Posted April 22nd, 2009 by BT
Filed under: Draft, Feature, Football

Name: [tag]Brian Orakpo[/tag]
Position: Defensive End
Height: 6-3
Weight: 263 pounds
Hometown: Houston, TX

Strengths: Chiseled athlete with explosive first step, he is the best pure pass rusher in the draft. Uses his hands to fight off blocks and tries to stripe the ball on every sack. Not great versus the run, but not a liability either. Tireless worker in the weight room. Absolutely destroyed OU’s Phil Loadholt when they played, who at the time was considered a first day pick.

Weaknesses: Can get swallowed by bigger tackles, maybe he is too reliant on his speed rush? Has had knee injuries for the past two years, and he tends to play high which leaves him susceptible to re-injury. Originally weighed 215, Orakpo is now up to 263; so his frame may be maxed out. Will give up several inches to NFL tackles, which really hampers his leverage. Despite all his impressive measurables, could stand to gain some lower body strength so he can drive through blockers that engage him.

Overall: Elite pass rushing talent, teams would be better served letting him be a speed rusher than trying to make him an OLB. The knee is troubling, but none of his injuries were really serious. Might get swallowed by tackles at the next level in the run game, but his burst will give him a chance to get to the QB. May not be Mario Williams, but could be Dwight Freeney.

Projection: 1st round, pick 8-15

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Posted April 21st, 2009 by BT
Filed under: Draft, Feature, Football

Name: [tag]Roy Miller[/tag]
Position: Defensive Tackle
Height: 6-1
Weight: 310 pounds
Hometown: Killeen, TX

Strengths: A classic plugger, he mans the middle and controls it. For a big guy he makes a lot of plays in the backfield and was impossible to single-block for basically the entire season. Tireless motor, Miller never seems to stop driving up the field. Very underrated in his career, he could step in and start for a lot of 4-3 teams his first year.

Weaknesses: Short, he’ll give up inches basically every play at the next level. Less than great burst, so don’t look for him to generate much of a rush. Could be a tweener, he’s not heavy enough to be an absorber (takes on two blocks every play) nor is he explosive enough to be a consistent pass rusher.

Overall: Doesn’t jump out of the gym or pass the eyeball test, but he always seemed to be around the ball. May not be cut out to be a 3-4 nose, but could be very good as a 4-3 DT. You can find prospects with better numbers, but I bet you they don’t work as hard. Miller will be a steal for someone.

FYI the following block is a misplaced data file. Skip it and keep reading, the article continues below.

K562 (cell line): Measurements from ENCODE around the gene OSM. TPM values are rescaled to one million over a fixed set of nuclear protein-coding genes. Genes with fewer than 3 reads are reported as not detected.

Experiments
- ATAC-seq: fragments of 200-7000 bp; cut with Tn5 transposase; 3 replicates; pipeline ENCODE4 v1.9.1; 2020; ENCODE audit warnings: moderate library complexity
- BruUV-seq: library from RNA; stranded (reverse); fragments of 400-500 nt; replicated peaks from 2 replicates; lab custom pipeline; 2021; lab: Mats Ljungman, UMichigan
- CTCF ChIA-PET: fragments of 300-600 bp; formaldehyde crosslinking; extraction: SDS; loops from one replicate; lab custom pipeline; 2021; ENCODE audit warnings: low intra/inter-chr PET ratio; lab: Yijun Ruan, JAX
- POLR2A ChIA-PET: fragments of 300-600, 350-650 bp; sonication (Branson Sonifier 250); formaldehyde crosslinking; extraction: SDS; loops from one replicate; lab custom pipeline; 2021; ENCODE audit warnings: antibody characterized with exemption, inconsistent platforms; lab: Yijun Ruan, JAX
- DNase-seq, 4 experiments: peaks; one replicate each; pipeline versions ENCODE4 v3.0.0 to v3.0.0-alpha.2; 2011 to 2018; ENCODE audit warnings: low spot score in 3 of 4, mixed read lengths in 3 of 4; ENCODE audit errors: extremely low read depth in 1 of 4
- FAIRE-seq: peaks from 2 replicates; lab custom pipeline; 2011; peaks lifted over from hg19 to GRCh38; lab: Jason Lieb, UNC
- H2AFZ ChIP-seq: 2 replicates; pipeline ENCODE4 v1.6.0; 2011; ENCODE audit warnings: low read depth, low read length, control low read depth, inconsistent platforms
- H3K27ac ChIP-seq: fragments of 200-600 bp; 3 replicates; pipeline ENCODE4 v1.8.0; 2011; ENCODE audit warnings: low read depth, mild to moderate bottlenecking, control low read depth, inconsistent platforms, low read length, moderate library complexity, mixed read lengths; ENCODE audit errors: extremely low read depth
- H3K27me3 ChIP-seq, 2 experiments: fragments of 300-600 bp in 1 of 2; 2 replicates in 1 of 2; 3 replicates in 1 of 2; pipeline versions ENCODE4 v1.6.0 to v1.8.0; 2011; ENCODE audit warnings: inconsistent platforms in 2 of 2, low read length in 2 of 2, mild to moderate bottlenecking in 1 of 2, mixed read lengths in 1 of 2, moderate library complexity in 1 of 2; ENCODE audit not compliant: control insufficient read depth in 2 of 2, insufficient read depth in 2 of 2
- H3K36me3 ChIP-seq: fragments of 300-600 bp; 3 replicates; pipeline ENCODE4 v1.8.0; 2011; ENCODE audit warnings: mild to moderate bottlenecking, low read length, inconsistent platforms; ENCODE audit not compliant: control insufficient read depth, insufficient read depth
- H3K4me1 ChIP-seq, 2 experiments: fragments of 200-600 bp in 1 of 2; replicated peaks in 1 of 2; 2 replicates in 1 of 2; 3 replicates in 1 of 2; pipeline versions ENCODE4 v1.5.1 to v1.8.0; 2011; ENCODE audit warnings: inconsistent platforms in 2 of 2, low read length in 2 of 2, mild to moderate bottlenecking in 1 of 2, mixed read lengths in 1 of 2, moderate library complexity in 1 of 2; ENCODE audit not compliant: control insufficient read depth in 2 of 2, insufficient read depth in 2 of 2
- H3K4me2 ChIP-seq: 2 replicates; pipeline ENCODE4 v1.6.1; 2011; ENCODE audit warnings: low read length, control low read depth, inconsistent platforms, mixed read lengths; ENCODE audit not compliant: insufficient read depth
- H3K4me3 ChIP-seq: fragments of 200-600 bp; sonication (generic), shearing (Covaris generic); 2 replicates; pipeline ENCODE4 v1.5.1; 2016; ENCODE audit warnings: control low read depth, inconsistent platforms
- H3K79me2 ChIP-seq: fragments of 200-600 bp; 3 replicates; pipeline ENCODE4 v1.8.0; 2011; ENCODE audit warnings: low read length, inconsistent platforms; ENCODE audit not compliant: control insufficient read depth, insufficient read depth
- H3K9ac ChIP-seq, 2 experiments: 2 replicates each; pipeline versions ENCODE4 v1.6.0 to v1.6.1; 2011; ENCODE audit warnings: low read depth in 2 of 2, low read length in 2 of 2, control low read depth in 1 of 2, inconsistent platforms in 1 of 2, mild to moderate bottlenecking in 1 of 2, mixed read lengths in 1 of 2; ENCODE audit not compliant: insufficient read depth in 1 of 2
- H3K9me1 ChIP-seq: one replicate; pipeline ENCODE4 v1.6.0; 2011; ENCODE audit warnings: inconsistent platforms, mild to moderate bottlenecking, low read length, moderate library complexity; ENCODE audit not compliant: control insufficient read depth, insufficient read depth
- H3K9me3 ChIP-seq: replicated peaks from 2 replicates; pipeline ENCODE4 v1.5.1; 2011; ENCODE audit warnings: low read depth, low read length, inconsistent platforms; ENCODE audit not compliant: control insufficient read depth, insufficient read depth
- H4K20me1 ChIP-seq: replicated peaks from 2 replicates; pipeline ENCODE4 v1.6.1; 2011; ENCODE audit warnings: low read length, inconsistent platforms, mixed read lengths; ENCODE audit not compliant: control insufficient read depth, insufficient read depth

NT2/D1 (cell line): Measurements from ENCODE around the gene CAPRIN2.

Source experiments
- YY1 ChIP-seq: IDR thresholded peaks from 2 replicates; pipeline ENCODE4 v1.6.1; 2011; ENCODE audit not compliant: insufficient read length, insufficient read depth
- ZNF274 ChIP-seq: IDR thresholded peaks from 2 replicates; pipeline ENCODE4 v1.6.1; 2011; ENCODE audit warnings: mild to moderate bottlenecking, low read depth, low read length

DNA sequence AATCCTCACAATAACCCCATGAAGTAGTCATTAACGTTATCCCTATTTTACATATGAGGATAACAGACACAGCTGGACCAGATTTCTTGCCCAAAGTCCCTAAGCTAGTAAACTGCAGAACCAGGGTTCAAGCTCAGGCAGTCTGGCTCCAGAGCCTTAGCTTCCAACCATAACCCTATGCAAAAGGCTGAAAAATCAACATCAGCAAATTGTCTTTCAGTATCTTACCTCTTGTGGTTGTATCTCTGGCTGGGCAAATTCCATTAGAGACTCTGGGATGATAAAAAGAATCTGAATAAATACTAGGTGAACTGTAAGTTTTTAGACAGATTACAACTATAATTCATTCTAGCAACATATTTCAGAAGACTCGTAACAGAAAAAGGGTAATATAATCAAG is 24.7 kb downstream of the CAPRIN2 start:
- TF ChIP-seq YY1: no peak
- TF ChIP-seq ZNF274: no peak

Projection: Late 2nd/Early 3rd round

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I’m not sure when or if Texas running back [tag]Chris Ogbonnaya[/tag] is going to be drafted in this weekend’s NFL Draft, but no matter what this young man is going to be successful in life. The official site has yet another great article on Chris’ life and academics off the football field:

When Chris Ogbonnaya came to Texas in 2004, he wasn’t totally sure how he’d fit into the Longhorn football program, but one thing was certain. He was going to take advantage of the opportunity, both on the field and off. The results of five years of hard work were All-Big 12 honors both athletically and academically, two degrees and a chance to play in the NFL. Ogbonnaya will share those experiences as the student-athlete speaker during the 2009 Academic Awards Presentation on Monday at the Frank Erwin Center.



Posted April 20th, 2009 by BT
Filed under: Draft, Feature, Football

Name: [tag]Henry Melton[/tag]
Position: Defensive End
Height: 6-4
Weight: 269 pounds
Hometown: Grapevine, TX

Strengths: Taller, heavier and boasting a faster 40 time than [tag]Brian Orakpo[/tag], Melton is an intriguing prospect. Holds his ground well against the run and is can get up the field well against the pass. Has great feet for a big guy, which comes from his history as a running back. May just be scratching the surface of his potential.

Weaknesses: For all his measurables, only had four sacks in his only season as a full-time starter. Doesn’t have a lot of pass rushing moves, basically just relies on his athleticism. His initial burst is not nearly elite, so it’s totally possible he could wind up running into piles at the next level. In his former life as a running back, he seemed to prefer to use his athleticism to avoid contact rather than use his size to overpower tacklers; that sure doesn’t bode well for teams drafting him to crack heads in the trenches.